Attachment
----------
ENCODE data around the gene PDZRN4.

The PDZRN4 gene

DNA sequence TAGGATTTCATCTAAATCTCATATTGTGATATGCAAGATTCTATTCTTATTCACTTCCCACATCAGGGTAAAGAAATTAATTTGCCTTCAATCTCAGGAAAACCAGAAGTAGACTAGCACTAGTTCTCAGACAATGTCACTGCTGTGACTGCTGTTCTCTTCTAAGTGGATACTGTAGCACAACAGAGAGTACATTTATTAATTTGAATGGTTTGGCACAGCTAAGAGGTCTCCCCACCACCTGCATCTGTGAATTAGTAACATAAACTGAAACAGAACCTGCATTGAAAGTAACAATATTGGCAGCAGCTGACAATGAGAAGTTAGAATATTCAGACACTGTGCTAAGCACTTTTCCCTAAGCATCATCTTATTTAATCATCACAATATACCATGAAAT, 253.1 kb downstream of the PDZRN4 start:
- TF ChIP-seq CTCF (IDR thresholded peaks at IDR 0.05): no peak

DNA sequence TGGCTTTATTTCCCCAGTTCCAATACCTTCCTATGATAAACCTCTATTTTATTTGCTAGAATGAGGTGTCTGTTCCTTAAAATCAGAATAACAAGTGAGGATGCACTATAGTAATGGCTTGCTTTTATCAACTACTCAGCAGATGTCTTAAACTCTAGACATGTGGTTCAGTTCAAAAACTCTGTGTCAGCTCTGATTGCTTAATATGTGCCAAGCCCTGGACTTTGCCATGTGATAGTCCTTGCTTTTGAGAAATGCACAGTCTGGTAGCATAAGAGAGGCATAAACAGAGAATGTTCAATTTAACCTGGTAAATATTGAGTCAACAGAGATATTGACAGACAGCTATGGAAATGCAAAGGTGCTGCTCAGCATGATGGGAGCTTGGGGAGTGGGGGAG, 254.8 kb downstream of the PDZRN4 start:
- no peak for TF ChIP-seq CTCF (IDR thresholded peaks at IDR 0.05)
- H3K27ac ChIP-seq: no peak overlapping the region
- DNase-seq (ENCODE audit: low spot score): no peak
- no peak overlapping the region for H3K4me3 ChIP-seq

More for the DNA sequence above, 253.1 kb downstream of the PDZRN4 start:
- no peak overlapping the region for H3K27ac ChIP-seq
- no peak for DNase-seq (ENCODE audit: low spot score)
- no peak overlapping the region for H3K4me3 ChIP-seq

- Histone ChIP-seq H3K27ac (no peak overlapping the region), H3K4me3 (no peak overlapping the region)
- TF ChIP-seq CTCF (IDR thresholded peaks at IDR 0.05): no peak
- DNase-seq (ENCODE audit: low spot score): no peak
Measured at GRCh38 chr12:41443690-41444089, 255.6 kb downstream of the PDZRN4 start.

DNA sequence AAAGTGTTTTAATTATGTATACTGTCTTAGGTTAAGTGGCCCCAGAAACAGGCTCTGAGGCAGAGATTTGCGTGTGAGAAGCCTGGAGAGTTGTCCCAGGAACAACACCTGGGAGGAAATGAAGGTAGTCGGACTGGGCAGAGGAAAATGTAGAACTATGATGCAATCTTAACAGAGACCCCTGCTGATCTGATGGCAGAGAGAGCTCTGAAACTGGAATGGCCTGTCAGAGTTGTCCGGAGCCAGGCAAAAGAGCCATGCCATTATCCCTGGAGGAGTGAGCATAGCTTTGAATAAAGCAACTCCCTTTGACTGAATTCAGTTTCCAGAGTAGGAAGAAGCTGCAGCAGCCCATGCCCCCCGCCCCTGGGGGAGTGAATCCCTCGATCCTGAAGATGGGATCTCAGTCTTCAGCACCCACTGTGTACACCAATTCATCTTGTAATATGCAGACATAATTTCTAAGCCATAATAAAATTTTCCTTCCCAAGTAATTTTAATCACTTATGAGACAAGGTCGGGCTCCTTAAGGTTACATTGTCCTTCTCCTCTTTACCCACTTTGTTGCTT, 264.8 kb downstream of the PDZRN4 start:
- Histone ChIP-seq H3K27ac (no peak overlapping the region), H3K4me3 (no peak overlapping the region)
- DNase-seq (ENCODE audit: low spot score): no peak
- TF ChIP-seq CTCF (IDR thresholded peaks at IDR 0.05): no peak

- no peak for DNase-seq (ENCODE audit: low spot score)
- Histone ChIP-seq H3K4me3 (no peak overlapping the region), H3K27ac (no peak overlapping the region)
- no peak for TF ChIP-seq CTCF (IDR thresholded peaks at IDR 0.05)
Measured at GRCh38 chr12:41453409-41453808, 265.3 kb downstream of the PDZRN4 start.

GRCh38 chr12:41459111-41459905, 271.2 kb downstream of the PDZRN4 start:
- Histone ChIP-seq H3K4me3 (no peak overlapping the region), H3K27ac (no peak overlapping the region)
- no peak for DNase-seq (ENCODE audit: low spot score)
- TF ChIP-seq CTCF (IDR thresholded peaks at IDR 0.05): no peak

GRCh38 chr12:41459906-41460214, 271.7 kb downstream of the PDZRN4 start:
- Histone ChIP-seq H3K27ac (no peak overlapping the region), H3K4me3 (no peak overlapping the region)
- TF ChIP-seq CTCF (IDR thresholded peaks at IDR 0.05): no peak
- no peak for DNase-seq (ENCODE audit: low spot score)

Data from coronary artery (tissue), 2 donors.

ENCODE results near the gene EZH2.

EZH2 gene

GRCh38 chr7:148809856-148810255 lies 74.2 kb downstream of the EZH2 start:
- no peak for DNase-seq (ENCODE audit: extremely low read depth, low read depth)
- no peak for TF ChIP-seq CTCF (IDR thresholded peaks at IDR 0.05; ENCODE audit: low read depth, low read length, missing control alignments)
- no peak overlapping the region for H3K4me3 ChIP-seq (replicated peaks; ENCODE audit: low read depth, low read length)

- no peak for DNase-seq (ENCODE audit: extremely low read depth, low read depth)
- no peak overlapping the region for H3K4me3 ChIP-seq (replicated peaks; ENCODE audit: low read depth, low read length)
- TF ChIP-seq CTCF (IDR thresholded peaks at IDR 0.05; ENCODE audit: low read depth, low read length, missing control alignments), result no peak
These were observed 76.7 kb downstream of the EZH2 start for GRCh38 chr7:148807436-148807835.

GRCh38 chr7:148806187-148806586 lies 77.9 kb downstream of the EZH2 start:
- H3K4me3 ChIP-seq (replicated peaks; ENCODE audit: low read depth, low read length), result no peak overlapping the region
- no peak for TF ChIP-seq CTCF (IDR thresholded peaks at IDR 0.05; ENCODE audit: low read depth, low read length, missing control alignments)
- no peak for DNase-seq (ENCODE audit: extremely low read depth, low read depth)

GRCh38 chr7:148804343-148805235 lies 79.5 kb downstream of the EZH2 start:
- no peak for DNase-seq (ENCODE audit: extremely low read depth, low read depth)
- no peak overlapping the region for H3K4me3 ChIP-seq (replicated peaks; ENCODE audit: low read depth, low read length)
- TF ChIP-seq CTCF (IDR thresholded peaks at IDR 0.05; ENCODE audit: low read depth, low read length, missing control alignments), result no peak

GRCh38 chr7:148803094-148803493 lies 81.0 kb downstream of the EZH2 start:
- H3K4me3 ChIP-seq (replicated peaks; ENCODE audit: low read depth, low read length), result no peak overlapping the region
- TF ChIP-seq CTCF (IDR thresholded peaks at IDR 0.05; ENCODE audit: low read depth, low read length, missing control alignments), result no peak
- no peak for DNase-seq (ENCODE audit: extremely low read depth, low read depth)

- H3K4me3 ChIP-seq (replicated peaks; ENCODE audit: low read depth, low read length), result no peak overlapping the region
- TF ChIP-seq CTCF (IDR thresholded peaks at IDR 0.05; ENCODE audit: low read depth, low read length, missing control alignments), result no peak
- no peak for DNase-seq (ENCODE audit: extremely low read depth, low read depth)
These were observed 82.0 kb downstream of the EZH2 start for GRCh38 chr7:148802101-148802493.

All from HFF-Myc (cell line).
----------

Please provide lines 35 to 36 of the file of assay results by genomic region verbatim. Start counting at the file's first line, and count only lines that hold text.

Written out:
ENCODE results near the gene EZH2.

EZH2 gene